Techweek19 kicked off on May 20 with ON: Futures in Tech and ON: Pitch, events aimed at encouraging more students to explore opportunities in technology and entrepreneurship.
Engineering students Sebastian Weaver and Connor Talbot took out the top prize – which includes ecentre Sprint programme membership - for their prosthetic limb solution ProstheteX.
Sebastian Weaver and Connor Talbot’s ProstheteX plan for less painful, more flexible prosthetic limbs was selected by a panel of judges to receive the top prize worth $60,000 in startup support. The prize includes membership in ecentre’s Sprint programme, office space at the B:Hive at Smales Farm, seed capital, a Microsoft prize package, public relations and digital marketing support, legal counsel and MYOB accounting software.
ON: Futures in Tech featured a line-up of New Zealand’s inspirational young leaders and entrepreneurs speaking to tertiary and secondary students from the Auckland region. The event was organised by Niesh, an alumni of ecentre’s Sprint programme for startup founders.
Talbot and Weaver said the prize – particularly access to capital and dedicated office space – will help them to move the project forward from idea stage.
ProstheteX’s artificial limbs adapt to the expansion and contraction of sockets on a person’s body, resulting in less discomfort.
Talbot brings to ProstheteX expertise in electrical engineering combined with study of animal prostheses while volunteering at the SPCA. Weaver adds knowledge in mechanical engineering.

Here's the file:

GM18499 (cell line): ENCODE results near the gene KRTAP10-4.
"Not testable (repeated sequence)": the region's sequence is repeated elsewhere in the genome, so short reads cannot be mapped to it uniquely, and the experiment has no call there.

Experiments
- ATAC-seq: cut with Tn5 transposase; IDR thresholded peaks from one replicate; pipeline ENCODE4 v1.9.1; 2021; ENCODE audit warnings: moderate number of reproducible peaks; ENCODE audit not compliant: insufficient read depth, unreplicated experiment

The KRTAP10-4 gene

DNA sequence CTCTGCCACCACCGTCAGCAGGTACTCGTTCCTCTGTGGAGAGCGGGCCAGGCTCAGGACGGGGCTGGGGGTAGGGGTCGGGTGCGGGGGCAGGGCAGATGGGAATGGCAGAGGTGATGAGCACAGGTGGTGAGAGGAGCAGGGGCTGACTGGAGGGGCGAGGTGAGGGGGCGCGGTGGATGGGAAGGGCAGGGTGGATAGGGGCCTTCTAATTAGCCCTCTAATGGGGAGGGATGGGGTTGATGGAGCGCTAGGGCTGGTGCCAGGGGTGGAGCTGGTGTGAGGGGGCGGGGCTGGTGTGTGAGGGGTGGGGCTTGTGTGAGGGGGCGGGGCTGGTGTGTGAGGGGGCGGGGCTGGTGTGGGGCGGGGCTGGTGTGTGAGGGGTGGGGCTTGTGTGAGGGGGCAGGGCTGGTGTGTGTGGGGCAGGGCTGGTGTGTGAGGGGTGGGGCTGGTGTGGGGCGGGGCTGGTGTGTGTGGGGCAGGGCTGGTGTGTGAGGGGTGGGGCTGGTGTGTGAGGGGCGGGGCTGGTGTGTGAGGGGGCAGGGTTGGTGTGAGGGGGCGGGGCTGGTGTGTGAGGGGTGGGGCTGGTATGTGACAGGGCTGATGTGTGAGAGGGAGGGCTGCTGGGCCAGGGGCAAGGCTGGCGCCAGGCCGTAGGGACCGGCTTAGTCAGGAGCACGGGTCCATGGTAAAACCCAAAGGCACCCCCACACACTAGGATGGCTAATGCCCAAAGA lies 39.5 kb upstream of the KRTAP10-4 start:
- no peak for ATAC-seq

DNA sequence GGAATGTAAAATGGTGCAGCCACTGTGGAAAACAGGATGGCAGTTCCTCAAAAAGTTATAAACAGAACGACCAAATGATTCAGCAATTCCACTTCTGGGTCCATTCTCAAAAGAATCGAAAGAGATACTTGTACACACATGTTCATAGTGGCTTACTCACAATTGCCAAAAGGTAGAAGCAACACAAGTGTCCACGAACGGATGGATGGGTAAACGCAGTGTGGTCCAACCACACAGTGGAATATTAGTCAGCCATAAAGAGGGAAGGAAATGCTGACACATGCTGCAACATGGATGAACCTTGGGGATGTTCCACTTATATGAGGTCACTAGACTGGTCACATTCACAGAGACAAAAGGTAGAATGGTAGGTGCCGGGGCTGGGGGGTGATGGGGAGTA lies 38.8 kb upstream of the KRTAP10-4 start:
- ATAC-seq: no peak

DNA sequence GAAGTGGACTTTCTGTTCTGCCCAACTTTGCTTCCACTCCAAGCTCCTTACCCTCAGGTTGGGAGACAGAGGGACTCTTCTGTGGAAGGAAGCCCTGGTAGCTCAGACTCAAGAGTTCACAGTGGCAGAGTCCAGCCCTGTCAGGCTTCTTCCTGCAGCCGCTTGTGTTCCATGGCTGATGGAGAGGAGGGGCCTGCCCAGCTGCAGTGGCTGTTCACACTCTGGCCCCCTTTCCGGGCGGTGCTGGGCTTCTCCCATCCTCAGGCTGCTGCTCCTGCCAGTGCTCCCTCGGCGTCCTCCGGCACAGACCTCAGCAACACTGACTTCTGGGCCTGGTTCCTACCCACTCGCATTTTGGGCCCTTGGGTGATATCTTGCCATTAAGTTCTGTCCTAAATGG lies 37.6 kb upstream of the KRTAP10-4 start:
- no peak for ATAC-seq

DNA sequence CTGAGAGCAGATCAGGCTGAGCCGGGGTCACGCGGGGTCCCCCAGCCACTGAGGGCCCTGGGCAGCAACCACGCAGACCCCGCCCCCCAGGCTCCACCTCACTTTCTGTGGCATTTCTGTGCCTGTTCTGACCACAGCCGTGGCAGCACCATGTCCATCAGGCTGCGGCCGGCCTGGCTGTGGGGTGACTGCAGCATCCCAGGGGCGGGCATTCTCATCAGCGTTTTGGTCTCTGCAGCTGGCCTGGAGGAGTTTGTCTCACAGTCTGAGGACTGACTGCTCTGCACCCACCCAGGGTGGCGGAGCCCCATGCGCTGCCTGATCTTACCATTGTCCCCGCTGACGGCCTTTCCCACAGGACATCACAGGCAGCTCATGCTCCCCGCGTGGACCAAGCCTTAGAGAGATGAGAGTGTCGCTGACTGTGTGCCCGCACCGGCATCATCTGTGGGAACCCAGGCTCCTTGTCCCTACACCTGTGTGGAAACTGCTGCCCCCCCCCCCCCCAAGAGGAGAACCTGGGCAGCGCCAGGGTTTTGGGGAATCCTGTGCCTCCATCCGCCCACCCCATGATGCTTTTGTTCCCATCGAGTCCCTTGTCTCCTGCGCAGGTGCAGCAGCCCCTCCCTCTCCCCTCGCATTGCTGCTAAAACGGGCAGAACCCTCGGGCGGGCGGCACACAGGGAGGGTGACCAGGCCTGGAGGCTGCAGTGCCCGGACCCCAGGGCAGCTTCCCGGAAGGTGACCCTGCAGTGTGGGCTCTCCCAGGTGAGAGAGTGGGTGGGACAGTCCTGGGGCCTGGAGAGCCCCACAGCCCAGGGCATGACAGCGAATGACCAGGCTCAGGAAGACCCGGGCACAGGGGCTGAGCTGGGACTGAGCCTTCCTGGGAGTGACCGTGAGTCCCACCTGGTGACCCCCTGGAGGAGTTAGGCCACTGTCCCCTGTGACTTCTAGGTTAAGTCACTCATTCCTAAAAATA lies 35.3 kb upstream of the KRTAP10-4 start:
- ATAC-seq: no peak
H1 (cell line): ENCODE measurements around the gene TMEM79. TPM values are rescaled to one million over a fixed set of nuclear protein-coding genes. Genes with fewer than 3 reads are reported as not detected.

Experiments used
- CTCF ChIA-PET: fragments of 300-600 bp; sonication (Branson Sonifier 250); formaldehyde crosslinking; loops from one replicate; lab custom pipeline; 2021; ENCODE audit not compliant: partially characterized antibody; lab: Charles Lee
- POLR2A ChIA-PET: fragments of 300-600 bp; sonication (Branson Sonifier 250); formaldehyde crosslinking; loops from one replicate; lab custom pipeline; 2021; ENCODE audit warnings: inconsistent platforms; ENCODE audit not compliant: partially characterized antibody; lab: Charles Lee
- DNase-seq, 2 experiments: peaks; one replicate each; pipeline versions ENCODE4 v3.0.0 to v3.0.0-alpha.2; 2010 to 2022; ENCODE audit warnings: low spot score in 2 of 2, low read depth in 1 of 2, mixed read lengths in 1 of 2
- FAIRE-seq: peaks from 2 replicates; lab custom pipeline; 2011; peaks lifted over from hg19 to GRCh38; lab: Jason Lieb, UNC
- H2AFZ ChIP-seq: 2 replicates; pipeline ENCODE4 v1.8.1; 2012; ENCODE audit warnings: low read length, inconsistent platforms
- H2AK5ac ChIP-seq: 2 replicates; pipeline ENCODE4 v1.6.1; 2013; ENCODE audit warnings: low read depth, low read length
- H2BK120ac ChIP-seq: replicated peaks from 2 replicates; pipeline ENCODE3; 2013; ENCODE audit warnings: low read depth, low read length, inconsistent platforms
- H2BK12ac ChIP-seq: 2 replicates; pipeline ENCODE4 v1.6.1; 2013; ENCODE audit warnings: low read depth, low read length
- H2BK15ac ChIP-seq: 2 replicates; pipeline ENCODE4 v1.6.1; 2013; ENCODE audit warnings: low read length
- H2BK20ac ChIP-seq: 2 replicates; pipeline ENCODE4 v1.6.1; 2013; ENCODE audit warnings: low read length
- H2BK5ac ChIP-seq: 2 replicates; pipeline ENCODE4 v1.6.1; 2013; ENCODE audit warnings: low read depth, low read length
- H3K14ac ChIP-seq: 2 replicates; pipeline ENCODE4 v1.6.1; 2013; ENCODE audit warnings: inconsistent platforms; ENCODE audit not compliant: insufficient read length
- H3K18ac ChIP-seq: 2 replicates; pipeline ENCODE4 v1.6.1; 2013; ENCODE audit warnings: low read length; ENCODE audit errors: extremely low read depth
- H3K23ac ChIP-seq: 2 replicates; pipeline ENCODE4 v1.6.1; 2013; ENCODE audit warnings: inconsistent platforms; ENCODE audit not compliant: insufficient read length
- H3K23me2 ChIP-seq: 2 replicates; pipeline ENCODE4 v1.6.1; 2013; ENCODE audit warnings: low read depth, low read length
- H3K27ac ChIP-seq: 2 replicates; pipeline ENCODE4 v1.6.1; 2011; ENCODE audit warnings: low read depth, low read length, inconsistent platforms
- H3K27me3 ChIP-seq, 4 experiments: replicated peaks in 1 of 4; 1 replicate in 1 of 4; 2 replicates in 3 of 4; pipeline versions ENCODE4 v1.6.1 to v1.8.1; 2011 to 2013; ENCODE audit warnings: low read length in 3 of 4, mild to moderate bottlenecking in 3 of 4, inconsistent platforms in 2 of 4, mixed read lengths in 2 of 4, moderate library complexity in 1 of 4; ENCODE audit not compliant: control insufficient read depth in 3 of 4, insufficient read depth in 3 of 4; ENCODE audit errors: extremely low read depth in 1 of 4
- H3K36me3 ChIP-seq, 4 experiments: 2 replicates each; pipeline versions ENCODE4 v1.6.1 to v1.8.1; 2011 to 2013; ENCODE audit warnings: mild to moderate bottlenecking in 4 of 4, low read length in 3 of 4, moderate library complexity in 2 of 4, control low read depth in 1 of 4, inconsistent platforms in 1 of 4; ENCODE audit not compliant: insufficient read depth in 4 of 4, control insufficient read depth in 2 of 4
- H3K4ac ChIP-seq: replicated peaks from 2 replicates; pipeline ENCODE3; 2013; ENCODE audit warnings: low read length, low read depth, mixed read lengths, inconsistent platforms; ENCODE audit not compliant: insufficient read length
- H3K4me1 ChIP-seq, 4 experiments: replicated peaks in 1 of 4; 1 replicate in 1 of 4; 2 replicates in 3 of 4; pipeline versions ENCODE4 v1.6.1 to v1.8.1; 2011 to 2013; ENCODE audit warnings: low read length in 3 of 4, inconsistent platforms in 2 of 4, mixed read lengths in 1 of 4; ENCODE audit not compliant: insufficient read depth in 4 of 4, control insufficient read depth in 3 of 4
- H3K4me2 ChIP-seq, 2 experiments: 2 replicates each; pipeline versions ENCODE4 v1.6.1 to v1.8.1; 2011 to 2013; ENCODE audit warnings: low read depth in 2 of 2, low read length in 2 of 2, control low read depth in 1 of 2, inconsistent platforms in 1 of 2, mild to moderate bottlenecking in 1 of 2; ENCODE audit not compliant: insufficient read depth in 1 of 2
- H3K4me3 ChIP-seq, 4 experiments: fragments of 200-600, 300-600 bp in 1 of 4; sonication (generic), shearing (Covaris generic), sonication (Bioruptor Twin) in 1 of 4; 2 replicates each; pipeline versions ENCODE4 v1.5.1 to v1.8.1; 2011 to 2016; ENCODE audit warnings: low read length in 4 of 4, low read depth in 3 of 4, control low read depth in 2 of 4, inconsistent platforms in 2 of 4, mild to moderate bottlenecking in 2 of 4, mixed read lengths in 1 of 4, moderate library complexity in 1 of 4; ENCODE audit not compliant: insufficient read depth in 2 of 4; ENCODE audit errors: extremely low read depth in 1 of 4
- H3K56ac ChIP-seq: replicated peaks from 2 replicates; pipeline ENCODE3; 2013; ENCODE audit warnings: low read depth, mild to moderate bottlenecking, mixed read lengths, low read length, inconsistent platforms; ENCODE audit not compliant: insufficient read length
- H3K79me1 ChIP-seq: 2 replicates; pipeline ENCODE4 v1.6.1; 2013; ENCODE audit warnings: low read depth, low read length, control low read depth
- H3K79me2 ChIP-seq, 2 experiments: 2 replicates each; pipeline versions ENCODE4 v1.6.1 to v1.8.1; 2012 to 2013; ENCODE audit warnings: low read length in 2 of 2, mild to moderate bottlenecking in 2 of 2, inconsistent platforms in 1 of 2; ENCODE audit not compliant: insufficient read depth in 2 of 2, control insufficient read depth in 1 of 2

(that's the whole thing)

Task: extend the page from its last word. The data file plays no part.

“We cover off different skillsets,” Talbot says. “I intuitively understand the mechanical side of things; Sebastian has interned with the NZ Artificial Limb Service and understands the current limitations.”
Talbot proposed the ProstheteX project to his university supervisor after realising there was a lack of literature on the topic. “I took the framework I was going to apply to animal prosthetics and applied it to human prosthetics.”
“Almost all amputees will face an issue with their socket and the connection to the prosthetic limb. It if doesn’t fit well, it doesn’t matter how high-tech the prosthetic is: it won’t work. The fit of the socket is a huge issue,” notes Talbot.
Talbot says current designs can be limiting and inflexible because the socket part of a person’s body interfacing with the prothesis may increase or decrease up to 10 percent in volume each day.
“Lower limbs can’t take those volume changes and weight changes, so what we’re creating is prosthetics which adapt to limb swelling to reduce pressure. We’re using an algorithmic approach to determining pressure.”
ProstheteX is prototyping 3D printed sockets in cooperation with the NZ Artificial Limbs Service. Clinical trials with human patients are hoped to be underway by the end of the year.
ON: Futures in Tech and ON: Pitch were created by student discount app Niesh and sponsored by ecentre and other partners to showcase the abundance of opportunities in tech.
Niesh is a graduate of ecentre’s Sprint Launch (now Sprint Global) programme. Founded in 2015, Niesh launched its student discount app in 2017 then joined Sprint Launch in June 2018. Soon it had a customer base of over 50,000 students, has to date saved nearly $9m for students, and this year launched regular Work Skills events to connect industry professionals with students and improve graduate employment.